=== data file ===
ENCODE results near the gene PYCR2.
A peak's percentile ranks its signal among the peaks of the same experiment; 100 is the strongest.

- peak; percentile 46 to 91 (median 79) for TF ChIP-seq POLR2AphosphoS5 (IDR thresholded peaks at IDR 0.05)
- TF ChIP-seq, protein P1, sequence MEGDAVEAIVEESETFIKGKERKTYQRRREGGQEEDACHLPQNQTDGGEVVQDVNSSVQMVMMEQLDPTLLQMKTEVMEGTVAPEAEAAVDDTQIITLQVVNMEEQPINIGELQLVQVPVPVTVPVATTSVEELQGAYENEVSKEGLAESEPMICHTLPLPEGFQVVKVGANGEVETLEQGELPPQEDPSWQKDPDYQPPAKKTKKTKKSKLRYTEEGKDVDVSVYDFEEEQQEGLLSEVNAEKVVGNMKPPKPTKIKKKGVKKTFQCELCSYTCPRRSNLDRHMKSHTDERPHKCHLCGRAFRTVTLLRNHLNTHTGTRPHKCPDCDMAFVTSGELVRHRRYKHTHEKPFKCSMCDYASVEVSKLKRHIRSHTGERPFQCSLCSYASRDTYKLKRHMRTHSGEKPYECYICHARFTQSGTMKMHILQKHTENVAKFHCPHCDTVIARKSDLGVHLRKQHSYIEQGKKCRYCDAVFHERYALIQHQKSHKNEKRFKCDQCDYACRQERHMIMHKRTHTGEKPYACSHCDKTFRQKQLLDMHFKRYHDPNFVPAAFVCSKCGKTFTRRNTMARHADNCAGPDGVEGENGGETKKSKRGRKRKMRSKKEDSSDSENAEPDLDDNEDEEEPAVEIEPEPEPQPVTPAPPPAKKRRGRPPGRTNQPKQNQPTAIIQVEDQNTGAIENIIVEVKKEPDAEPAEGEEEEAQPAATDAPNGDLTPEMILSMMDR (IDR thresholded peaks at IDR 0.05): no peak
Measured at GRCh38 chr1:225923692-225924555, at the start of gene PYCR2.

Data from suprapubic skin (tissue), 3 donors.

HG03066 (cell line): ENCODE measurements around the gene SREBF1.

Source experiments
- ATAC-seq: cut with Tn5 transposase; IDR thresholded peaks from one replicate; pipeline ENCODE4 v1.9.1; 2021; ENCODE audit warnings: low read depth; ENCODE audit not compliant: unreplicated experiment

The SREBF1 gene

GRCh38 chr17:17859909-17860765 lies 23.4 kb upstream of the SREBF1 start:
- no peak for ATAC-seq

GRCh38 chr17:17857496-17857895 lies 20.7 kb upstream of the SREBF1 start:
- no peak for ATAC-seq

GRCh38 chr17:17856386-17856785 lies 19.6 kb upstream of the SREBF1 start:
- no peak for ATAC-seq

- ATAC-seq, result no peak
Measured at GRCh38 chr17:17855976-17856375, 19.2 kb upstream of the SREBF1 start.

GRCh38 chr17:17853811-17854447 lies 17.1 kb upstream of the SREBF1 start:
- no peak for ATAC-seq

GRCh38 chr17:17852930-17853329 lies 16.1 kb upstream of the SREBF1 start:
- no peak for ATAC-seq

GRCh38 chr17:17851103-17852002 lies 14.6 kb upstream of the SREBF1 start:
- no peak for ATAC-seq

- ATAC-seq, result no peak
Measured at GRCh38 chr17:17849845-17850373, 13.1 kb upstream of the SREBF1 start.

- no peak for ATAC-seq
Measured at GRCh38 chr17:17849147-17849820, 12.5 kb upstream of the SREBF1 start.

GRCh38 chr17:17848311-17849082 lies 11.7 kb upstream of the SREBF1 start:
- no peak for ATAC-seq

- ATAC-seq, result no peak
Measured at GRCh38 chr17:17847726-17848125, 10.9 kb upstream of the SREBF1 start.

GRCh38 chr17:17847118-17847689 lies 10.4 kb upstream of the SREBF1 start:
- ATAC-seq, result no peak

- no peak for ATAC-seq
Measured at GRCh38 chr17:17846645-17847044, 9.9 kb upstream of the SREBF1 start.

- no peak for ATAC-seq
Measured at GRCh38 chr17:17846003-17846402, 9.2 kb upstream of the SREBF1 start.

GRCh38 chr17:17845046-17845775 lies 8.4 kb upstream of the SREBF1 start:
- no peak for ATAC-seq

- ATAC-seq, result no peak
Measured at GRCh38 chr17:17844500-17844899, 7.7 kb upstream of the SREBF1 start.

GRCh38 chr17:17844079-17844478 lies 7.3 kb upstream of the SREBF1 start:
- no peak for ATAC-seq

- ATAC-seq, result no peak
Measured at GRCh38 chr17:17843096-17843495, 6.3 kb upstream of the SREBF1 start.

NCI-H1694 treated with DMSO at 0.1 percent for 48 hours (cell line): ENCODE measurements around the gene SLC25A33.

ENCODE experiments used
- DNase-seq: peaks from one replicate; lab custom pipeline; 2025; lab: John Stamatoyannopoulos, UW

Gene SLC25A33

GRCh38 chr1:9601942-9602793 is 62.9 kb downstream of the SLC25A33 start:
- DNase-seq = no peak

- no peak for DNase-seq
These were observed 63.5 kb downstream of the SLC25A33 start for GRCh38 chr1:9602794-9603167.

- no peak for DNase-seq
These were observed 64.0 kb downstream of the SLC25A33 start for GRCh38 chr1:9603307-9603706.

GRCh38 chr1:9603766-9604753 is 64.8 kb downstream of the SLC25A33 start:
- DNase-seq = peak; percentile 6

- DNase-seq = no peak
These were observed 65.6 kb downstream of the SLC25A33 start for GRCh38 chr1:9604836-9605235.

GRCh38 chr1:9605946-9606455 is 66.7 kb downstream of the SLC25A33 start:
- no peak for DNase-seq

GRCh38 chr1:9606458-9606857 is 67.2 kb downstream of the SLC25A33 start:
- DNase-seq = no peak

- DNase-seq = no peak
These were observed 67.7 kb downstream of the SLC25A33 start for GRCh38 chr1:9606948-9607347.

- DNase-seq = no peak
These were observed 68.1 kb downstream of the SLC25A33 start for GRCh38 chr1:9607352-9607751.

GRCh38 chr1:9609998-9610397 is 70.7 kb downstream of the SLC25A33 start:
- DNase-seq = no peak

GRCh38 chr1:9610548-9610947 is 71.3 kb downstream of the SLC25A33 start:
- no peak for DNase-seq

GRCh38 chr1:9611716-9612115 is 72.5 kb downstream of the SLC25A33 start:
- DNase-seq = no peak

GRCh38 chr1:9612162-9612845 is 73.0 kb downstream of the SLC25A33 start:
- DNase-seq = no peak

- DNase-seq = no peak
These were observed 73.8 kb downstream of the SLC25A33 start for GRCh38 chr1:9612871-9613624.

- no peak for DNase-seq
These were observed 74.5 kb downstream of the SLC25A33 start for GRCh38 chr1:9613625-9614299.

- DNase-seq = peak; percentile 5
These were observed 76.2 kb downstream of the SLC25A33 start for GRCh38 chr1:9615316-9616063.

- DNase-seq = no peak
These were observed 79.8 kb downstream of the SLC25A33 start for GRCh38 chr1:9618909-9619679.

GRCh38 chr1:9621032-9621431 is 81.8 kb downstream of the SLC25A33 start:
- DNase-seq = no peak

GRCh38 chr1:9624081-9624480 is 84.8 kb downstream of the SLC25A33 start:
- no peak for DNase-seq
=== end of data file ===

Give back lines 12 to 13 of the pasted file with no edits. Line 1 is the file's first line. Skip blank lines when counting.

- no peak for ATAC-seq

GRCh38 chr17:17857496-17857895 lies 20.7 kb upstream of the SREBF1 start: